Bangkok Post

‘Rogue activist’ Russ Kick meets maker


>>On the eve of the US-led invasion

of Iraq in March 2003, the Pentagon banned media coverage of the return of the remains of dead soldiers to Dover Air Force Base in Delaware.

By November, as the death toll rose, Russ Kick, a self-taught expert at digging up informatio­n, filed a request under the Freedom of Informatio­n Act for all the images of coffins arriving at Dover since the war began.

His request was rejected. The military said the ban was intended to protect the privacy of the dead; critics called it a political manoeuvre to sanitise the war. True to form, Kick did not take no for an answer and filed an appeal. “I figured I was tilting at windmills,” he told The New York Times in 2004.

But in April 2004, by which time more than 830 Americans had been killed in Iraq and Afghanista­n, his request was granted. Kick received hundreds of photograph­s, mostly of flag-draped coffins, which he posted on his website.

They quickly found their way to television and the front pages of newspapers around the world, bringing home the human cost of the conflict and touching off a national debate about the use of emotionall­y charged images in wartime.

Kick, a star in the world of activist researcher­s, was renowned for using the Freedom of Informatio­n Act to exquisite effect. He spent two decades publishing tens of thousands of pages of government files, court documents, corporate memos, scientific studies and covert-action reports, all part of a lifelong mission to hold authoritie­s and institutio­ns accountabl­e.

He died on Sept 12 at his home in Tucson, Arizona, at 52. His sister, Ruth Kick, confirmed the death but declined to identify the cause.

A self-described “rogue transparen­cy activist” and “investigat­ive archivist,” Kick worked on his own, without institutio­nal support, and posted his findings on his website. He initially called the site the Memory Hole in honour of the disposal chute through which the authoritie­s in George Orwell’s 1984 destroyed embarrassi­ng documents; it ultimately became

One of his most notable postings involved an internal Justice Department report, written in 2002, that criticised department­al efforts at diversity hiring. Officials released a heavily redacted version; Kick downloaded the report, highlighte­d the black redaction bars and deleted them, making the original text instantly visible.

He was among the first to post documents in full, including all 16,000 pages of the FBI’s file on Martin Luther King Jr (The agency had released only a fraction of them.)

“The work he was doing was phenomenal,” David Cuillier, a University of Arizona professor who studies government transparen­cy and public-records access, said. “He showed that anybody in this country could get public records out of the government, even when the government didn’t want to give them out.”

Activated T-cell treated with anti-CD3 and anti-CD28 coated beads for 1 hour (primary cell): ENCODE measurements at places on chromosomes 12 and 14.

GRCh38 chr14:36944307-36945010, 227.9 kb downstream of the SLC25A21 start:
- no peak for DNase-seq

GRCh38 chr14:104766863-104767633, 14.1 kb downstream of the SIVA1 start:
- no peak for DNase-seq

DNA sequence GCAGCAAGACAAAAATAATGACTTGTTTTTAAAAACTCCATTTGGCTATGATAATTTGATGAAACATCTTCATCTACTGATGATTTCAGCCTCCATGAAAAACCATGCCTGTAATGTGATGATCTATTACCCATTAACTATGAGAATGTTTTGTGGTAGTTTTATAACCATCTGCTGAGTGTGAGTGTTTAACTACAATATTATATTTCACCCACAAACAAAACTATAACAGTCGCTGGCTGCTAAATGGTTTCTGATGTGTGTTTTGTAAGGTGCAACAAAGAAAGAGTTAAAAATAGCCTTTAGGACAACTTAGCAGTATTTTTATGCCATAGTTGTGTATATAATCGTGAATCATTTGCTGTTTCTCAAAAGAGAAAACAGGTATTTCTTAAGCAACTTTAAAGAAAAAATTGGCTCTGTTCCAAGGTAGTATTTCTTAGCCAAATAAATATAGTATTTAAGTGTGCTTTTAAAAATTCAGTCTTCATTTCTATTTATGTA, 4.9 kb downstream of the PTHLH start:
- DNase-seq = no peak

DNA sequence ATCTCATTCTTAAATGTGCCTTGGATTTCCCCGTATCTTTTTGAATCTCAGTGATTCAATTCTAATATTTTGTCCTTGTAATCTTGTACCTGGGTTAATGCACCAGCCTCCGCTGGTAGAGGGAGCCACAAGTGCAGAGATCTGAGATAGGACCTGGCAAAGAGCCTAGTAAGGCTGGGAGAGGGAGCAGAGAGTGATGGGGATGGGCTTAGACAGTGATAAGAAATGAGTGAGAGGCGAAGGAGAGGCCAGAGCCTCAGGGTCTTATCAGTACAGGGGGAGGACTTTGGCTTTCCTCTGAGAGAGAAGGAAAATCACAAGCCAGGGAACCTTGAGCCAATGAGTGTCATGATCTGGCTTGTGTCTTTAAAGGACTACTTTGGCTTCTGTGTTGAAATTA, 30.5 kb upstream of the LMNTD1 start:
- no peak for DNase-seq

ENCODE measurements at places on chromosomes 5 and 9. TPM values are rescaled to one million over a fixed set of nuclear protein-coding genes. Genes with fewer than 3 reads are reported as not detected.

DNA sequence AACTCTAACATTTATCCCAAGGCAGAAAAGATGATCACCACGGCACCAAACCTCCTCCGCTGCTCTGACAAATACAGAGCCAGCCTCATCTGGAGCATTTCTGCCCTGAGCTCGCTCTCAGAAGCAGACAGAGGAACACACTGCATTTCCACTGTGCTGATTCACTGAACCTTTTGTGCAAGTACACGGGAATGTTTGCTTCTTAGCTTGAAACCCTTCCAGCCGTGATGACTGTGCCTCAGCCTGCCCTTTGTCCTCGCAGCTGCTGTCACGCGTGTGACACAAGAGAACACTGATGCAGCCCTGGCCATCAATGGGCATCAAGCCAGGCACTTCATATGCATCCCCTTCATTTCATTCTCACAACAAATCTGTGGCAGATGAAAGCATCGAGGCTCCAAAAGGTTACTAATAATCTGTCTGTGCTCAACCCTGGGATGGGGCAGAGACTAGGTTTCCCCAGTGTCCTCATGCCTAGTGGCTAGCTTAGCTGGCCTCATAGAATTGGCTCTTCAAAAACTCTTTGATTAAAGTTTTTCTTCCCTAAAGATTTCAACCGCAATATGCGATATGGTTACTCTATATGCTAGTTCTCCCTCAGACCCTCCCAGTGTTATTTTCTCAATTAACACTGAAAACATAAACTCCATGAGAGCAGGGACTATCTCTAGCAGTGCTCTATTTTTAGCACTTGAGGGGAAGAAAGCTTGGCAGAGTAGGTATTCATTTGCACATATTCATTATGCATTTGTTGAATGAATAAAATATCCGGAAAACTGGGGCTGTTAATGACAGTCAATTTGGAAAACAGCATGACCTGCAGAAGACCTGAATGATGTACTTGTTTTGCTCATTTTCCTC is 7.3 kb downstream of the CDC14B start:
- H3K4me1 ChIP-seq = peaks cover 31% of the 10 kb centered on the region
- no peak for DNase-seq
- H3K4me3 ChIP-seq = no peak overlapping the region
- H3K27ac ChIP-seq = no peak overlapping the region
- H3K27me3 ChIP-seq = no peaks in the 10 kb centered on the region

But Kick’s life’s work went way beyond digging up documents. Sceptical by nature and mistrustfu­l of authority, he also produced guides and books that punctured myths, with in-your-face titles such as 50 Things You’re Not Supposed to Know (2003) and You Are Being Lied To (2001), updated in 2009 as You Are Still Being Lied To.

Despite the aggressive nature of his work and the bold imperative­s of his book titles, Kick in person was soft-spoken and introverte­d. An intellectu­al, a bibliophil­e and a relentless seeker of knowledge, he was a writer and anthologis­t who immersed himself in classic literature, cuisine, quotations, the visual arts, mysticism, old-school daiquiris and, more recently, the treatment of animals.

“I can’t focus completely on any one thing for too long,” he wrote on his website. “My personal brand is a mess.”

Russell Charles Kick III was born July 20, 1969, in Tuscaloosa, Alabama, where he spent his youth. His mother, Jane (Woody) Kick, was an executive assistant and later a homemaker. His father, Russell Charles Kick II, became chair of the department of accounting

and finance at Tennessee Technologi­cal University in Cookeville; Russ enrolled there, majoring in psychology, and graduated in 1991.

A brief early marriage, to Kimberly Gannon, ended in divorce. Kick is survived by his sister and his mother. As a youth, Kick vacuumed up informatio­n. His sister said they grew up surrounded by books.

He also studied how to design websites and design books. “He was a true polymath,” Michael Ravnitzky, a public-records researcher and a friend of Kick’s, said. Kick, he added, was “interested in every subject under the sun, hunting down factual informatio­n and fictional expression across the range of human existence.”

 ?? ?? SCOURGE OF SECRETKEEP­ERS: Russ Kick, a pioneer in the use of the Freedom of Informatio­n Act, in 2003.
SCOURGE OF SECRETKEEP­ERS: Russ Kick, a pioneer in the use of the Freedom of Informatio­n Act, in 2003.

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